Martin Stever, longtime veteran of the comic and game industries, and onetime Capital City Distribution Marketing Manager, fondly recalls the Spider-Man 30th birthday dinner (see "Twenty Years Ago--Spider-Man's 30th").
I recall many things about that Spider-Man birthday dinner.  The idea was hatched at the IADD meeting the previous year and finalized on a trip to NYC during a dinner at the Chart House.  At that time it was the most expensive dinner I’d ever been to.  Marvel execs ordered some very expensive wine.  I remember thinking, "We just drank a month's pay." 
It was the second time Stan had come to a Capital City Sales Conference.  Carol Kalish had brought him in for one day of conference #2.  I wore a red tie when I met Stan at that earlier conference.  When Stan saw me afterward he'd always say, "That was a great red power tie!"
Carol Kalish had been in on the initial planning for the Spider-Man dinner, but passed away before the final planning in NYC.  I had asked Carol if we could bring in John Romita.  I'd never met John, and he wasn't on the convention circuit.  I just loved his Spider-Man, loved it.  She thought it was a great idea.  She told me she called John and had to do some convincing, as he wasn't a spokesman for the company very often.  I do recall Stan mentioning he wished Carol were in attendance at the Spider-Man dinner.  Stan loved her.
During dinner John and Stan were two old friends catching up.  John lived in New York, and Stan was in California.  So they were running through their list of old friends, talking about John's sons and Stan's wife.  They did talk a little about something John was doing Spider-Man related.  Stan said, "I still can't believe they killed Gwen Stacy."  Stan and John both shook their heads.
Skip Dietz did the slide presentation because Lou Bank was dressed as Spider-Man.  Lou was very funny roasting "Dad."  Lou was still single and buff then.
John Romita was very sentimental.  He thought it was a huge deal to be asked to represent Marvel.  I remember him saying, "I'm supposed to make some jokes at Stan's expense, but I can't.  I love him too much."  Johnny did tear up a bit.  It was clear he had huge admiration for Stan.  Afterward he wanted to know if, "That was OK?"  He was terrific!  Perfect!
The room was packed.  We quite literally could not seat a single person more in the ballroom.  The hotel warned me, "No more plates, no more chairs."  I think this added a bit to the event.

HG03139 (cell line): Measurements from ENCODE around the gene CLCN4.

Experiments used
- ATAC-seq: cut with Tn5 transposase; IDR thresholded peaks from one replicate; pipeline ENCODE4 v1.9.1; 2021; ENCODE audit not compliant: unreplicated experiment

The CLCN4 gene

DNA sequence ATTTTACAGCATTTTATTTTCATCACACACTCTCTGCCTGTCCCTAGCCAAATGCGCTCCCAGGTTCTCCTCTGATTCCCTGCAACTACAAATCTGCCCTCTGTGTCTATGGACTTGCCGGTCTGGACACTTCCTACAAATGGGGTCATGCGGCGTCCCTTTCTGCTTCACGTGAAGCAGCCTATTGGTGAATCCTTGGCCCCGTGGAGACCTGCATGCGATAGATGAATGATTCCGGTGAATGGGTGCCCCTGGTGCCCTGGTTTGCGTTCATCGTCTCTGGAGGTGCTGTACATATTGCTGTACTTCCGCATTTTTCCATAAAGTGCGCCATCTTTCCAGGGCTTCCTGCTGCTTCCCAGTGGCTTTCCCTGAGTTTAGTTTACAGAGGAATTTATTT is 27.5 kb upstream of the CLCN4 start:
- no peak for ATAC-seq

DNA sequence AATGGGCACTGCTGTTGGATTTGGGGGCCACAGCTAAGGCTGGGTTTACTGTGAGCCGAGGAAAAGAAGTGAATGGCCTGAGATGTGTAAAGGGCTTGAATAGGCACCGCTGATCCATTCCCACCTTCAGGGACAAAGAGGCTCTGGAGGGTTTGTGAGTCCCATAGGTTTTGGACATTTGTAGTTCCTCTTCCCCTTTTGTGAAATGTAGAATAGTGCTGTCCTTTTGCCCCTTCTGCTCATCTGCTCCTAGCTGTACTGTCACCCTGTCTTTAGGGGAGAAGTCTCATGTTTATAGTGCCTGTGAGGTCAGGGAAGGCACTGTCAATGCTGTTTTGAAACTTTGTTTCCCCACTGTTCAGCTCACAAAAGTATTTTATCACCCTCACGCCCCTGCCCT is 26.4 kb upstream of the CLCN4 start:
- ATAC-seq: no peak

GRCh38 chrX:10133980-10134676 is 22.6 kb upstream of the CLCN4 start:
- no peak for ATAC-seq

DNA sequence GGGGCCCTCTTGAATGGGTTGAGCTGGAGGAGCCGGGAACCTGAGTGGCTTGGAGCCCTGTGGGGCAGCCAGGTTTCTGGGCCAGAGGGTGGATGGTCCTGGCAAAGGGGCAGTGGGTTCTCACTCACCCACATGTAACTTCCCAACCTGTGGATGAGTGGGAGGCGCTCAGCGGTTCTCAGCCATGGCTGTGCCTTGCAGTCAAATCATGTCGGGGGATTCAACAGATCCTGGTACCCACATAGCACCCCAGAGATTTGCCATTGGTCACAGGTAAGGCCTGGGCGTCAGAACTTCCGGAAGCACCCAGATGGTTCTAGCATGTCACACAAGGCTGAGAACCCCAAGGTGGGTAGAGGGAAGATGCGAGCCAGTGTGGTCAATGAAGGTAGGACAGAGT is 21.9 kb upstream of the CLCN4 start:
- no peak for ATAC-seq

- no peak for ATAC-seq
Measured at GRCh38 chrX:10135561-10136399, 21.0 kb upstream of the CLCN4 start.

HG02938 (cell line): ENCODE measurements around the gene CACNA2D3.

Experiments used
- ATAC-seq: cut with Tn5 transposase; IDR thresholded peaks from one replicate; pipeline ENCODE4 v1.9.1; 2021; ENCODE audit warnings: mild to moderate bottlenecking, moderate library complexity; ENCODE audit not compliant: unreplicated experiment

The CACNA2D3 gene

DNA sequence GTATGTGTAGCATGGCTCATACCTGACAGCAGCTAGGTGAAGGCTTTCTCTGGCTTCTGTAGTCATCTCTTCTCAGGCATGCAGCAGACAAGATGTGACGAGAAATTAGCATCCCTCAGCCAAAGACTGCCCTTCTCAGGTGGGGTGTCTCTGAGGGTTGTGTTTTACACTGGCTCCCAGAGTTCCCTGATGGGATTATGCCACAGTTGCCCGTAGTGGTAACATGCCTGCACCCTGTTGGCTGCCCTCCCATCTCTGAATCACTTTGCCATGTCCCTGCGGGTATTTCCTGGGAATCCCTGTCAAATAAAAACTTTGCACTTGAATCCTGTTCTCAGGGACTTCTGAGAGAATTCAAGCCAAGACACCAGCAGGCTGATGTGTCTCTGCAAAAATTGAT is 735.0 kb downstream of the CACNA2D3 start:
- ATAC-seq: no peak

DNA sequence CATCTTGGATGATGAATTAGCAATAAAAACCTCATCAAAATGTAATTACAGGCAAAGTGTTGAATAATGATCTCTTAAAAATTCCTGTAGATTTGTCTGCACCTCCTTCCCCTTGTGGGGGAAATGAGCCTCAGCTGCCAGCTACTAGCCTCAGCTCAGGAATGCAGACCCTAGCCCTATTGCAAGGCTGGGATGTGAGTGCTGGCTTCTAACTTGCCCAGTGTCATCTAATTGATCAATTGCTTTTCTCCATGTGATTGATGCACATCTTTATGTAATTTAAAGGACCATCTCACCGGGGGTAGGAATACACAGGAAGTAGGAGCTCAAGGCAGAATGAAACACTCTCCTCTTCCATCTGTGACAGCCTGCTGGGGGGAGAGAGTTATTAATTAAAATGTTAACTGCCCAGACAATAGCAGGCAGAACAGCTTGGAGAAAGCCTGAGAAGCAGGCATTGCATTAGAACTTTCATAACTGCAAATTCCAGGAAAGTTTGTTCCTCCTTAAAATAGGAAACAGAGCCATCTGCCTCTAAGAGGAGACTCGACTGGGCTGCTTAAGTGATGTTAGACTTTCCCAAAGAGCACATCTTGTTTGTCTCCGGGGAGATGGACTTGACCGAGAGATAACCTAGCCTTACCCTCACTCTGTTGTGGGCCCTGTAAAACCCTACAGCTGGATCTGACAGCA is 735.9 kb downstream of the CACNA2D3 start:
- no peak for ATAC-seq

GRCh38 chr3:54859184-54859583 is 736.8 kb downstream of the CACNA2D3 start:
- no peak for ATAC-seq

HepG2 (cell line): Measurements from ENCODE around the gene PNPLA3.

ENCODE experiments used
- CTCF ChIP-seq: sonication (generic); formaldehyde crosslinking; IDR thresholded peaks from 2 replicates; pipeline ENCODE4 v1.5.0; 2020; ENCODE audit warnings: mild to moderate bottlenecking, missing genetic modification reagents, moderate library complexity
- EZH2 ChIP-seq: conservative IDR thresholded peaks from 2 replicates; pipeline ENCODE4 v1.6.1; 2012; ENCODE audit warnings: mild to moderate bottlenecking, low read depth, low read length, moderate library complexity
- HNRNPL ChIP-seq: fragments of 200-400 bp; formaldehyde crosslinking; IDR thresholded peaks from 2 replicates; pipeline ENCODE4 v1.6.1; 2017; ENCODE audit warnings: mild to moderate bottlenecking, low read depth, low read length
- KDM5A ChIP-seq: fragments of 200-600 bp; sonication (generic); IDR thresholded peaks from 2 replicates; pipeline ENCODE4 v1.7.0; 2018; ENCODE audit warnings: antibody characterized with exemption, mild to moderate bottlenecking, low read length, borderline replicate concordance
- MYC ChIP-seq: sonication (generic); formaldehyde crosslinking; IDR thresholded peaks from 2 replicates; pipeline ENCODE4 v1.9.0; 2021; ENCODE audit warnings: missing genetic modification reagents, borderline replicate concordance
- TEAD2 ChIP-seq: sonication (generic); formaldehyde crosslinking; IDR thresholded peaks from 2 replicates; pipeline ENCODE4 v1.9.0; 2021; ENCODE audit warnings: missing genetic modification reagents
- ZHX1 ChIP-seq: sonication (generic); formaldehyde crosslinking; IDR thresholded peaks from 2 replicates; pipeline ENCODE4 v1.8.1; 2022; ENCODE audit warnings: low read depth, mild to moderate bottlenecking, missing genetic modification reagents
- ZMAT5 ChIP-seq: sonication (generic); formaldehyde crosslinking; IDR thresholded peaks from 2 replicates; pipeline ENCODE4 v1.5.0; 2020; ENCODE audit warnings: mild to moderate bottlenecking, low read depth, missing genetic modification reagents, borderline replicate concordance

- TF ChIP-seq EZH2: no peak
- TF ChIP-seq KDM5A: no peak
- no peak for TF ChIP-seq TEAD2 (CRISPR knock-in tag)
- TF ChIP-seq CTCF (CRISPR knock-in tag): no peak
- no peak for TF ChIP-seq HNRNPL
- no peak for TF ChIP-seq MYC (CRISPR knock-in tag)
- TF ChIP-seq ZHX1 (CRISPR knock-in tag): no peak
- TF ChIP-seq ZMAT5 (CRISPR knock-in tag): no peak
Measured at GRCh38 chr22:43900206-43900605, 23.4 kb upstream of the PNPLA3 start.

I sat with Stan at the table nearest the stage.  The retailers were very loud in their applause and cheers.  Stan got two or three standing ovations, the last one going on for several minutes and very loud.  After his roasting Stan grabbed my sleeve and told me, "This really has been one of the best nights of my life.  I just wish my wife had been here.  You should have told me!  Thank you."  Then he gave me a hug around the neck as we sat there.  That was great, one of my best moments working for Capital City.  Later I was told that Stan had always felt some hostility from retailers because of the various lawsuits over Jack Kirby's art and contributions.  I always thought this was just two or three vocal retailers.  Maybe a year later Stan told me, "That dinner was great.  I had NO IDEA the retailers liked me that much, really."
I remember knowing well in advance it would be a great event, and DC had made zero plans for that year.  At my urging John Davis called Bob Wayne to tell him, "DC is going to look pretty bad if you don’t do something.  Marvel isn't just doing a slide show like the last few years."  Paul Levitz then called Milton, and I was ordered to fly to NYC to make a plan for DC.  "Paul hates me, so why is he making me go to his office?"  I was supposed to go to Australia for Oz-con.  Jerry Wingenter got to go to Australia instead.  For several years afterward whenever Bob's name came up Jerry would remind me to thank Bob for arranging Jerry's trip down under.
I remember in one of the planning meetings for the conference with Milton and John Davis asking, "Who should M.C. this one?"  I'd worked on that dinner a ton, and really wanted to be the M.C.  John said, "I'll do it."  For a week I was crushed.
I may still have a few of those wine glasses in a box in the garage.
The opinions expressed in this Talk Back are solely those of the writer, and do not necessarily reflect the views of the editorial staff of